From A Smaller Social History of Ancient Ireland 1906

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CHAPTER XVI....continued

Emain.—Next to Tara in celebrity was the palace of Emain or Emain-Macha, or, as its name is Latinised, Emania. It was for 600 years the residence of the kings of Ulster, and attained its greatest glory in the first century of the Christian era, during the reign of Concobar (or Conor) mac Nessa, king of Ulster. It was the centre round which clustered the romantic tales of the Red Branch Knights, The most ancient written Irish traditions assign the foundation of this palace to Macha of the Golden Hair, wife of Cimbaeth [Kimbay], king of Ireland three or four centuries before the Christian era. From that period it continued to be the residence of the Ulster kings till A.D. 335, when it was burned and destroyed by three princes—brothers—commonly known as the Three Collas—after which it was abandoned to ruin. The imposing remains of this palace, consisting of a great mound surrounded by an immense circular rampart and fosse half obliterated, the whole structure covering about eleven English acres, lie two miles west of Armagh. Nay, the ruin retains to this day the old name "Emain" slightly disguised; for it is familiarly called "The Navan Fort or Ring," in which "Navan" correctly represents the sound 'n-Emain, i.e. the original name with the Irish article 'n prefixed.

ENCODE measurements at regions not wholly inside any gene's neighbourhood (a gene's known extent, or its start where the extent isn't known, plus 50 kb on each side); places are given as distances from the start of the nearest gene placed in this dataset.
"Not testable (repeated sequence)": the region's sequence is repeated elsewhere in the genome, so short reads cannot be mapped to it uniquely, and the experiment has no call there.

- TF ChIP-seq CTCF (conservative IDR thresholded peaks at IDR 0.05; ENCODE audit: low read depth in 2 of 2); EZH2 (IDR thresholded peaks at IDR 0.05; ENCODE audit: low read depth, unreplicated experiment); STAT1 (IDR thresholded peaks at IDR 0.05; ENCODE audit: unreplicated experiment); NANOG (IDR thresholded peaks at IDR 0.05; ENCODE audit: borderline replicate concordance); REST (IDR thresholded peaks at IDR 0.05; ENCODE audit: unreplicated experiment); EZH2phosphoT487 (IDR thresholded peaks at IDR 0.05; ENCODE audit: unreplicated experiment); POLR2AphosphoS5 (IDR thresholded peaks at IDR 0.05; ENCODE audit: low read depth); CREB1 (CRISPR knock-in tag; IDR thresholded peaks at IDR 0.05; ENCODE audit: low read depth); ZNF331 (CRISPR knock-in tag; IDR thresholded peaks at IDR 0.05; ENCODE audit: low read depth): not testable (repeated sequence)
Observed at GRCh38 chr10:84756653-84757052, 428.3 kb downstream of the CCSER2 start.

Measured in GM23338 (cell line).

When the Red Branch Knights came to the palace each summer to be exercised in feats of arms, they were lodged in a great house near Emain, called the Craobh-Ruadh [Creeveroe], commonly Englished the 'Red Branch,' from which the whole body took their name. The name of this house is also preserved: for "Creeveroe" is still the name of a townland near the Navan fort. So far as we can judge from old tales, the Creeveroe seems to have been altogether built of wood, with no earthen rampart round it, which explains why the present townland of Creeveroe contains no large fort like that of Emain.

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